199263: She saw a brownish discharge on the day after her had period ended and she had done ghusl, and she did not pay any attention to it, then she did another ghusl, and now she is not sure whether her ghusl and prayer were valid


During the month of Ramadan, I got my monthly period, which lasted for five days. At dawn on the sixth day, I did ghusl so that I could fast. That was on September 30. I do not remember whether I saw the tuhr (white discharge signalling the end of menses) or not, because I was thinking so much that I forgot. What matters is that at 8 o’clock in the morning I did wudoo’ so that I could pray Duha, and I saw a light reddish-brown colour. I thought that it was the brownish discharge because I have read something about its description, and I did not pay any further attention to it, and I completed the fast of that day. Please note that I did not see anything else after that, and the following day was ‘Eid. I did ghusl for ‘Eid as usual, without any intention of purification. My question is:
If I was still impure on that day, then is the ghusl I did on the day of ‘Eid valid, or were my prayer, fasting and other acts of worship in the months of Shawwaal invalid, until the menses of Dhu’l-Qa‘dah came?

Praise be to Allah.

Firstly: 

The end of menses is known by one of two signs. The first is cessation of bleeding and drying up of the place, such that if a woman were to insert a piece of cotton and the like, it will come out clean with no trace of blood or yellowish or brownish discharge on it. The second sign is passing of the white discharge; some women do not see this discharge. 

Secondly: 

Passing of brownish or yellowish discharge after purification or end of the menses is not regarded as menses, so your fast is valid, because Umm ‘Atiyyah said: “We did not regard brownish or yellowish discharge after the period ended as being anything that mattered.”

Narrated by Abu Dawood (307); classed as saheeh by al-Albaani in Saheeh Abi Dawood. For more information please see the answer to question no. 50059 

Thirdly: 

The fact that the questioner did ghusl and fasted on the basis that she had become pure following the end of her menses, and the fact that she forgot that, should be paid no heed, on the basis that this is what you are certain about, and so as to close the door to waswaas (whispers from the Shaytaan). 

Fourthly: 

If we assume that you had been too hasty in doing ghusl and fasting, and that on that day you had not yet become pure, then you did ghusl for ‘Eid after your menses finished, but with the intention of doing ghusl for Eid, not for the end of menses, then your purification is also valid, in sha Allah, and you do not have to repeat the purification or the prayer. This is the view of the Hanbalis and this is what will make things easier for you, especially in a situation such as yours, so as to ward off waswaas and doubts concerning purification.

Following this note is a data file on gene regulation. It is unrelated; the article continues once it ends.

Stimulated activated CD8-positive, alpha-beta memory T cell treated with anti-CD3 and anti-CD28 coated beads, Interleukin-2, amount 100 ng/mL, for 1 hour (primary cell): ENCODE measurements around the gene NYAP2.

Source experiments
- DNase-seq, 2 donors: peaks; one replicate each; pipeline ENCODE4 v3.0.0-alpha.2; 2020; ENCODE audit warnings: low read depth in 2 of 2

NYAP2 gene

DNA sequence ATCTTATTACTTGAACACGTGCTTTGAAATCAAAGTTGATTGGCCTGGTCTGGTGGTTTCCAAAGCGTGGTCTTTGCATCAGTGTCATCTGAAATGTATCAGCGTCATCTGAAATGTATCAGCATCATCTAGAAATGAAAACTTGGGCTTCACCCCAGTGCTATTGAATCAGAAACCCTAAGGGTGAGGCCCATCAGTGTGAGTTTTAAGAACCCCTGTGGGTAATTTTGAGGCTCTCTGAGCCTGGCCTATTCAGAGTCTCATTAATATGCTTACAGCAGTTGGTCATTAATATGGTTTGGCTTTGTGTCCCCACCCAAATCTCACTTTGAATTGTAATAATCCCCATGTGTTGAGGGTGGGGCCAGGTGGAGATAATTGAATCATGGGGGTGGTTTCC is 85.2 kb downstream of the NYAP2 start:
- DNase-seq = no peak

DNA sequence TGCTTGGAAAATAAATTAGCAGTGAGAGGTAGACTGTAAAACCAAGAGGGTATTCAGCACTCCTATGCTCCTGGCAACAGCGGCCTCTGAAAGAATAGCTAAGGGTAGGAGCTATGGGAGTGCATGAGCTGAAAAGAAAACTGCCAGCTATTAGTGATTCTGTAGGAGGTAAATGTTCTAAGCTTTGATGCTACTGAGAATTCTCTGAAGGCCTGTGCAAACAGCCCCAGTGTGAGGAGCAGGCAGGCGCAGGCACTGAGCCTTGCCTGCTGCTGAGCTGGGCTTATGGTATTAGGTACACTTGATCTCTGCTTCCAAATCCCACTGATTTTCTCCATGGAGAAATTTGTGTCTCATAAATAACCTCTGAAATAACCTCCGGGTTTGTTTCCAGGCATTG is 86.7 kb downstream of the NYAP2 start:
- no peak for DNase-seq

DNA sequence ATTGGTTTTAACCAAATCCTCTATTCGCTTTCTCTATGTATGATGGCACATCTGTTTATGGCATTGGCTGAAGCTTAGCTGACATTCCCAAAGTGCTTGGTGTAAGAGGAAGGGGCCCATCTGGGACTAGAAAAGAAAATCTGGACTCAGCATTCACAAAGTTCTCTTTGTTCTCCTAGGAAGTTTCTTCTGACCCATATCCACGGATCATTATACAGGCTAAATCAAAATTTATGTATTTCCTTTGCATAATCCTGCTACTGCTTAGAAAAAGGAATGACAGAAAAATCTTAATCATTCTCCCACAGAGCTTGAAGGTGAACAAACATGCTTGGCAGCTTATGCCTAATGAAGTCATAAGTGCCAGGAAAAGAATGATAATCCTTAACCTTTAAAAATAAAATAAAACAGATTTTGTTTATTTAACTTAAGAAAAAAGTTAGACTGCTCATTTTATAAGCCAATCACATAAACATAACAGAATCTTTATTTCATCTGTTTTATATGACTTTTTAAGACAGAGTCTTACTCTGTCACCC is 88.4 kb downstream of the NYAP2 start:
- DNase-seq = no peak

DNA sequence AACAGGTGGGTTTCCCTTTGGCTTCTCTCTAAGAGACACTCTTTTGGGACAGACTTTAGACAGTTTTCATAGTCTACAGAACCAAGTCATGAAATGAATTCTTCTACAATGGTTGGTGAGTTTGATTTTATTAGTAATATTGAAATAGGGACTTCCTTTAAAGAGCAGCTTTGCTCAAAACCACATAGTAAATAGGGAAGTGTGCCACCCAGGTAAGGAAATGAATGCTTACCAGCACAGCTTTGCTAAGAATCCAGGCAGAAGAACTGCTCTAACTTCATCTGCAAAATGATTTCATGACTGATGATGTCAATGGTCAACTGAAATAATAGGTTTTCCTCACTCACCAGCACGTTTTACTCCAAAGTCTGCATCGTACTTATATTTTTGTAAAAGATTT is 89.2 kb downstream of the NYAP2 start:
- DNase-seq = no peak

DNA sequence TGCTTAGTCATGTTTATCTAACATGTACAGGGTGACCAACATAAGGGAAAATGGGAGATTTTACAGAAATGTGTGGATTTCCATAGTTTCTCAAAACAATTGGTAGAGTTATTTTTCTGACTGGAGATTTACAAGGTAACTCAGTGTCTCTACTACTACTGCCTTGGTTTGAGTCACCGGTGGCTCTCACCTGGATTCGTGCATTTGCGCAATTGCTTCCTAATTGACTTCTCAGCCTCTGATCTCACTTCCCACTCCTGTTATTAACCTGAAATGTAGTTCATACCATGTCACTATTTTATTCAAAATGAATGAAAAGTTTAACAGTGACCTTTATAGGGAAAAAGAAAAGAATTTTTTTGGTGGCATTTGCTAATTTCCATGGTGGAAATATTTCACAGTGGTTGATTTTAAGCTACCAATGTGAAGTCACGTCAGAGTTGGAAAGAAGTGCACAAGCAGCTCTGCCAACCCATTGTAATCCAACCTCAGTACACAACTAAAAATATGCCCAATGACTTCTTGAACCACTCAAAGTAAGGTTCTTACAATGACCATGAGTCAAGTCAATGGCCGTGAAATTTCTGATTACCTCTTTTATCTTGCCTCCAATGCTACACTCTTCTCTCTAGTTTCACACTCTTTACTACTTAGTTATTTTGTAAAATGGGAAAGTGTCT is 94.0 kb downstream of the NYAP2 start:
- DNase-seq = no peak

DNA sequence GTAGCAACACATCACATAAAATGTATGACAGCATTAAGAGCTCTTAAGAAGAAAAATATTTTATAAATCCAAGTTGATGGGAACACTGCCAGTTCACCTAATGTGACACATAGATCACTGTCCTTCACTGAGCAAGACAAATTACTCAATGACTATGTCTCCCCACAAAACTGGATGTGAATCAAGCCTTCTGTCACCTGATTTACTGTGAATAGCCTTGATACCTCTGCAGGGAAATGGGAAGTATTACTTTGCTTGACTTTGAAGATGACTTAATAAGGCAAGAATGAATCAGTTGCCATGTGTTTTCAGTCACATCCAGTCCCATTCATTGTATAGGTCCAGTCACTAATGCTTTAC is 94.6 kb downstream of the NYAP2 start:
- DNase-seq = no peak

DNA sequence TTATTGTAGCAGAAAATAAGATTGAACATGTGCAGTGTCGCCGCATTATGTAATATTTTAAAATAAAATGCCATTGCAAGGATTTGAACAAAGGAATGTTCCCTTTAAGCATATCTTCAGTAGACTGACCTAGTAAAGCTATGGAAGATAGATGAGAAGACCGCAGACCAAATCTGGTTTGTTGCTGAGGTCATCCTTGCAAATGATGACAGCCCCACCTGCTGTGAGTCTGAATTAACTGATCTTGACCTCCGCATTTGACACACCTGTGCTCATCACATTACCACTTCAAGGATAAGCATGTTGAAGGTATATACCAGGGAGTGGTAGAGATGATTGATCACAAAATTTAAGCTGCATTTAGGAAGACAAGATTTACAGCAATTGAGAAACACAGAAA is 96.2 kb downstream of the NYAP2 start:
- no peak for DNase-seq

It says in Mataalib Ooli an-Nuha (1/111): 

Whoever intends to do a Sunnah ghusl – such as ghusl for Jumu‘ah or Eid – it is valid as an obligatory ghusl, if he had forgotten (about the obligatory ghusl), to remove impurity that made ghusl obligatory. End quote. 

Al-Hajjaawi (may Allah have mercy on him) said in Zaad al-Mustaqni‘: If he intended to do a Sunnah ghusl, that is valid as an obligatory ghusl. End quote. 

Shaykh Ibn ‘Uthaymeen (may Allaah have mercy on him) said: 

An example is if a person does ghusl after washing a deceased person (prior to burial), or he does ghusl for ihram, or to stand in ‘Arafah. These ghusls are Sunnah. The same applies to ghusl for Jumu‘ah, according to the majority of scholars. 

What the words of the author [al-Hajjaawi] appear to mean – which is also our view – is: if he remembers that he has to do an obligatory ghusl. Some of our companions limited that to the case where he forgets that he is impure or junub. If he had not forgotten, then (the obligatory ghusl) is not waived, because the Sunnah ghusl is not done to remove impurity of janaabah, and if this is the case, the Prophet (blessings and peace of Allah be upon him) said: “Actions are but by intentions”, and this man did not intend to do anything but a Sunnah ghusl, but he was aware that he was in a state of janaabah and remembered that, so how can the impurity have been removed? 

This view – which limits this ruling to cases where the person has forgotten – makes a valid point. 

The reasoning of the madhhab is that because the Sunnah ghusl is a prescribed means of purification, it does remove the impurity )of janaabah). But this argument is problematic, because it is undoubtedly a ghusl that is prescribed in sharee‘ah, but it is of lesser status than obligatory ghusl in the case of janaabah, so how can a Sunnah action be so strong that it can take the place of something that is obligatory and of a higher standing? 

But if he had forgotten, then he is excused. For example, if a person does ghusl for Jumu‘ah on the basis that it is Sunnah, but he was in a state of janaabah, but he did not remember, or he was not aware of being in a state of janaabah until after the prayer, such as if he had a wet dream but did not realise until after the prayer, then his Jumu‘ah prayer is valid because the janaabah had been removed. 

But if he knew about it and intended this ghusl to be Sunnah only, then the view that it is still valid (to remove janaabah) is something questionable.

End quote from ash-Sharh al-Mumti‘ (1/201) 

From the shaykh’s words it is clear that ignorance of what makes ghusl obligatory comes under the same ruling as forgetting, so his purification by means of a mustahabb ghusl is valid. 

And Allah knows best.

Islam Q&A
Create Comments